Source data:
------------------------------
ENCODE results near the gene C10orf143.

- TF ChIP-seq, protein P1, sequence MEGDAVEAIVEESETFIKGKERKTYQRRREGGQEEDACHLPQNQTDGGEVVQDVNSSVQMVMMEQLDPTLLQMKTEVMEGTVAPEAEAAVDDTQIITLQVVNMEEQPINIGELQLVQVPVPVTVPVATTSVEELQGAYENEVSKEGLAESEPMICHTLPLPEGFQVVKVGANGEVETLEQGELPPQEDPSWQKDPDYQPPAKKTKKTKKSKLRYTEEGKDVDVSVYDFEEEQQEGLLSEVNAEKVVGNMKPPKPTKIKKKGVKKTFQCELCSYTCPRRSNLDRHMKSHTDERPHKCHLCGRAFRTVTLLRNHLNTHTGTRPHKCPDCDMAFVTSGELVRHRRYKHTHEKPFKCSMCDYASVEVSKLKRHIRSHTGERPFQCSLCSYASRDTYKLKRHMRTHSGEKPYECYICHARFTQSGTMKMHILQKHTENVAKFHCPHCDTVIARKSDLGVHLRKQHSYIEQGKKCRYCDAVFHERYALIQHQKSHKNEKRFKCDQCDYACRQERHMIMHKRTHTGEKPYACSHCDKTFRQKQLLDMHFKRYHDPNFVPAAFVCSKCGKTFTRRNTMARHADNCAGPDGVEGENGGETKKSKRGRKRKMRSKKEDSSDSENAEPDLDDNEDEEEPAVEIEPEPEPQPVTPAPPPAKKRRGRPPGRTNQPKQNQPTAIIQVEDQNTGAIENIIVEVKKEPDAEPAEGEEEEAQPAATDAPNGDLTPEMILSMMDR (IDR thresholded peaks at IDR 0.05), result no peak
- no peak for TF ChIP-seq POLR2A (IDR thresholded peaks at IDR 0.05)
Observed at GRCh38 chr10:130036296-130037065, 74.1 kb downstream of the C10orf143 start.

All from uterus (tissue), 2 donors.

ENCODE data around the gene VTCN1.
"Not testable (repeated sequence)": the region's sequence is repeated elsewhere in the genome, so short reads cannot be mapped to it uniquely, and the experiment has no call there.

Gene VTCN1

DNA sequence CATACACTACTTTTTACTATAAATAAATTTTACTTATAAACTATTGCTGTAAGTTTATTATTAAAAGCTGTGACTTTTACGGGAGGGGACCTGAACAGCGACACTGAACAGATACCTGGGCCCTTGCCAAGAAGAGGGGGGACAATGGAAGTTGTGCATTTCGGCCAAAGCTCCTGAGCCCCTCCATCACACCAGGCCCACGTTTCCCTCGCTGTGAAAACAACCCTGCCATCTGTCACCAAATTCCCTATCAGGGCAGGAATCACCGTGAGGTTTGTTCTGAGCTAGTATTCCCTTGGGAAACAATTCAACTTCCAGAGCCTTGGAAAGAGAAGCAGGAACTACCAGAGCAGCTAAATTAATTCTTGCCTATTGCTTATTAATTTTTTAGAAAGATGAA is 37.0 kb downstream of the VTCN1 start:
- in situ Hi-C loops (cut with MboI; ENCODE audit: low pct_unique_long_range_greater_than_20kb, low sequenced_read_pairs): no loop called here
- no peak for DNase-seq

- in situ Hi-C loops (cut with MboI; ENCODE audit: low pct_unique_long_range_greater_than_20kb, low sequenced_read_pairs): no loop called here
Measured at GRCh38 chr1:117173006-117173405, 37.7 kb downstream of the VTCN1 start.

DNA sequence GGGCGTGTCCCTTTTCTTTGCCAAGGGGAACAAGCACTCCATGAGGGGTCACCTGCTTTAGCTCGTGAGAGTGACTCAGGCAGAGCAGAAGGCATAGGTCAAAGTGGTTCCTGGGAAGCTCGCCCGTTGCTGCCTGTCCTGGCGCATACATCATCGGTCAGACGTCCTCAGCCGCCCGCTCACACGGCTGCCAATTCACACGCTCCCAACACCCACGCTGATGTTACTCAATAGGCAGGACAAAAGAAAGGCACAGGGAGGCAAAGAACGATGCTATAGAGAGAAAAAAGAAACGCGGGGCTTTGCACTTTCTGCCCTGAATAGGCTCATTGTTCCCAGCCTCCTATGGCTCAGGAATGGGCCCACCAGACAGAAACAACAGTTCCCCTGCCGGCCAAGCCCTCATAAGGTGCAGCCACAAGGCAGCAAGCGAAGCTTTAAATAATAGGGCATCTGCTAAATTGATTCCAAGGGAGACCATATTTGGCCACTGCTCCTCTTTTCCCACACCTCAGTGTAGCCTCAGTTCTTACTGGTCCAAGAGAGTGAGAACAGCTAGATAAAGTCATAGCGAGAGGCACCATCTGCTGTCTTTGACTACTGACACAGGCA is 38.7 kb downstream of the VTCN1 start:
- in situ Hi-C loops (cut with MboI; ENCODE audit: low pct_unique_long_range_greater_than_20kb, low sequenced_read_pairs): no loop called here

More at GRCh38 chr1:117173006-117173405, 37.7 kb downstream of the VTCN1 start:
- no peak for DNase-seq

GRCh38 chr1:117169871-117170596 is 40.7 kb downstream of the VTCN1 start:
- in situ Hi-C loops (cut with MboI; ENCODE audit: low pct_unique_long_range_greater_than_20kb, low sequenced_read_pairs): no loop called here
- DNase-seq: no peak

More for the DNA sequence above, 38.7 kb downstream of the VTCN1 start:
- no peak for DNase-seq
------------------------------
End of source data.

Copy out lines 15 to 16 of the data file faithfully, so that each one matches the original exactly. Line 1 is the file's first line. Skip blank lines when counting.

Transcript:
- in situ Hi-C loops (cut with MboI; ENCODE audit: low pct_unique_long_range_greater_than_20kb, low sequenced_read_pairs): no loop called here

More at GRCh38 chr1:117173006-117173405, 37.7 kb downstream of the VTCN1 start: